To most people, it appears that kids today do not understand the value of earning and spending money. They may not be taught that  investing is necessary even if they are still students. As parents, you play a crucial role in teaching your children the value of saving over spending.

Now more than ever children should be able to understand the concept of money and investment.  We live in an era where parents want to give their kids the best of everything. The best toys, the best clothes, the best mobile phones and technology,  the best… and what message is that sending to them?

Years ago, children had to work and save to buy “designer” clothes, high-end toys and so on. If we wanted them, we were taught to work for them. Today many parents simply give their children whatever they want. And when they don’t, kids retaliate with tantrums, disobedience and more.  Think about your own situation as a parent. Are you giving your kids everything they want? Giving in to their demands?  Maybe its time to stop and look at what you are teaching them.  Its okay.  You can stop.  Start by teaching them how to save money.  Here are some tips to get started:

1. Your children should be educated of the meaning of money. Once your children have learned how to count, that is the perfect time for you teach them the real meaning of money. You should be consistent and explain to them in simple ways, so they understand.  Repeat often. Every chance you get. When you go to the grocery store have them count the money and hand it to the cashier. There are many opportunities for children to “handle” money and understand what it is to hand it over to someone in exchange for goods and services.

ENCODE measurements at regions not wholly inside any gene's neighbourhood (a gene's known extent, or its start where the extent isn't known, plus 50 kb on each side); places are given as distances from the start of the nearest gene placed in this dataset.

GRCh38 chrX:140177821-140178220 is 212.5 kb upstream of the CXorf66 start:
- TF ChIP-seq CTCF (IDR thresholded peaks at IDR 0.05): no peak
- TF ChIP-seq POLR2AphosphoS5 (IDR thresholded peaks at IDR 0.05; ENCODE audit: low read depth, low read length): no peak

2. Explain the value of saving money. Make them understand it’s importance and how it will impact their life. It is important that you answer their questions in a way they understand and can apply.

3. When giving them their allowances, encourage them to save a portion of it. Instead of giving a ten dollar bill, give them ten one dollar bills and use that as a teaching moment. Take them to the bank. Have them make a deposit. In person. Encourage them to keep a certain bill for the future. Motivate them by telling them that the money can be saved for something they want to buy that you would not buy for them otherwise.  And mean it.

4. Teach them to work for money. Start in your own home. Give them incentives. Have them do chores around the house beyond cleaning their room. Pay them for it.  This concept of earning a little money will make them think that money is something they have worked for and should be spent wisely.

5. Show them how to save.  Use a piggy bank.  When you open a bank account for them and let them deposit money from their allowance, show them their balance.  Let them count the money in their piggy bank. Showing them how much they have earned will keep them motivated to save.

Money and saving cannot be taught in one sitting. It takes time, patience and planning.  Use every opportunity to find teachable moments, just as you do with other aspects of parenting. They will catch on.  And learn. And if you are lucky, you will raise a child who truly knows the value of the dollar and what it can do, especially when it is compounded over time.